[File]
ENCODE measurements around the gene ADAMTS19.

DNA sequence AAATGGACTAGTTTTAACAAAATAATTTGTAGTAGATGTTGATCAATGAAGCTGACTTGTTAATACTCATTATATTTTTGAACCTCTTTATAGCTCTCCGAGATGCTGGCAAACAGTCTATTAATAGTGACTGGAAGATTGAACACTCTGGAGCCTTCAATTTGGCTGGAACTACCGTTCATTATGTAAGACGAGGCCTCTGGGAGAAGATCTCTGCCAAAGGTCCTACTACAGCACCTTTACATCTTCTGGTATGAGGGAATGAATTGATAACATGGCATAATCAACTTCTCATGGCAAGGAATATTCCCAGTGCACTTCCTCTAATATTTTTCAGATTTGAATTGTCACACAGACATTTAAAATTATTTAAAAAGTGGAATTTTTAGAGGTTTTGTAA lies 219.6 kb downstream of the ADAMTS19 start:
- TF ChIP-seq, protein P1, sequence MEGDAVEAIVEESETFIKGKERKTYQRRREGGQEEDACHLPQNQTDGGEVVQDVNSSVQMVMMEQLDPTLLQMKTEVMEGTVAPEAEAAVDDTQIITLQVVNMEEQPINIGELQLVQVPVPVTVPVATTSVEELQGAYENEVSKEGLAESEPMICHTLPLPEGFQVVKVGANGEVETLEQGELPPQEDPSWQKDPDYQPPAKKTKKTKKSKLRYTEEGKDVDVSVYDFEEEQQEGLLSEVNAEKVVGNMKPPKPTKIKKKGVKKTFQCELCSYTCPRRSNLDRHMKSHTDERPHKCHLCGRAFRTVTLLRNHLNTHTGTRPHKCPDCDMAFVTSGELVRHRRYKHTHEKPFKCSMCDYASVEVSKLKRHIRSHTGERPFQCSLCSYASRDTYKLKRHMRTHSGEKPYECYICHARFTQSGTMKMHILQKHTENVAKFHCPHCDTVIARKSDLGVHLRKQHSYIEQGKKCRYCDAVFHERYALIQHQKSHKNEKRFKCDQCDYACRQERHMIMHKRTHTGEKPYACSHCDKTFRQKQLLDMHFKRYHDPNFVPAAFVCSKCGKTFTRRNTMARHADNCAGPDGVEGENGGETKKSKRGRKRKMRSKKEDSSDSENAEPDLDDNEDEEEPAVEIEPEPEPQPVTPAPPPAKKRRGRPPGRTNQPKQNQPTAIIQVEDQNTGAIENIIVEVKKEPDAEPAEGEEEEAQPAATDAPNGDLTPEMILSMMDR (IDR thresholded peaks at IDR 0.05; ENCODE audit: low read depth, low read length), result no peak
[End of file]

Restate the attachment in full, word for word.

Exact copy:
ENCODE measurements around the gene ADAMTS19.

DNA sequence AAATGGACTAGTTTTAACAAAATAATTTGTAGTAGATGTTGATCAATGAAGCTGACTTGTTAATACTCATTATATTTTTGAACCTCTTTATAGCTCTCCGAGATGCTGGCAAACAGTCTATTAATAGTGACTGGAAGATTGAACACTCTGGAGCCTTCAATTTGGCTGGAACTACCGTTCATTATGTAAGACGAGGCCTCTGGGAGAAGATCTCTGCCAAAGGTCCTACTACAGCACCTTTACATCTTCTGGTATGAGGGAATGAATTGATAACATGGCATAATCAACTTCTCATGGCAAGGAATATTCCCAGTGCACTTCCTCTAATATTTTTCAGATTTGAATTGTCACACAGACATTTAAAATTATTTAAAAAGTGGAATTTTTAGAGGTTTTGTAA lies 219.6 kb downstream of the ADAMTS19 start:
- TF ChIP-seq, protein P1, sequence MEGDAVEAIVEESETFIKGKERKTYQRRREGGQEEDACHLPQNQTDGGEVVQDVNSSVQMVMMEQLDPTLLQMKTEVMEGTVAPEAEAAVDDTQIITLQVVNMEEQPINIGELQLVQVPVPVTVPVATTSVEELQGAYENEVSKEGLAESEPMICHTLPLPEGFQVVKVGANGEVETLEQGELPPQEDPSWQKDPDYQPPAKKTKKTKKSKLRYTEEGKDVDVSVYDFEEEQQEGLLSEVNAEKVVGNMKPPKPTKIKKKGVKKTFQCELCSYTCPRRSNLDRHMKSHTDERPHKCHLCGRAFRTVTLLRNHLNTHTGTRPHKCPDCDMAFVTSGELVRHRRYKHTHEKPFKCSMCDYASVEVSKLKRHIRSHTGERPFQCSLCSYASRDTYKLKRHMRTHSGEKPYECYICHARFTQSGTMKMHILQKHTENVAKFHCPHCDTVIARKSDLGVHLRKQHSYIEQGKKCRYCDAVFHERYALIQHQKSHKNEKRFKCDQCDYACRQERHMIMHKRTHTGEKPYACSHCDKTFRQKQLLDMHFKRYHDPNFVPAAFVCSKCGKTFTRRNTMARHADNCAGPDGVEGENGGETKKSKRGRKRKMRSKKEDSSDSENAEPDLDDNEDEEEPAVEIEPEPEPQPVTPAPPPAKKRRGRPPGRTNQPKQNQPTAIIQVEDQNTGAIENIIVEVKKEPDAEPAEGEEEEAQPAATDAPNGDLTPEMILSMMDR (IDR thresholded peaks at IDR 0.05; ENCODE audit: low read depth, low read length), result no peak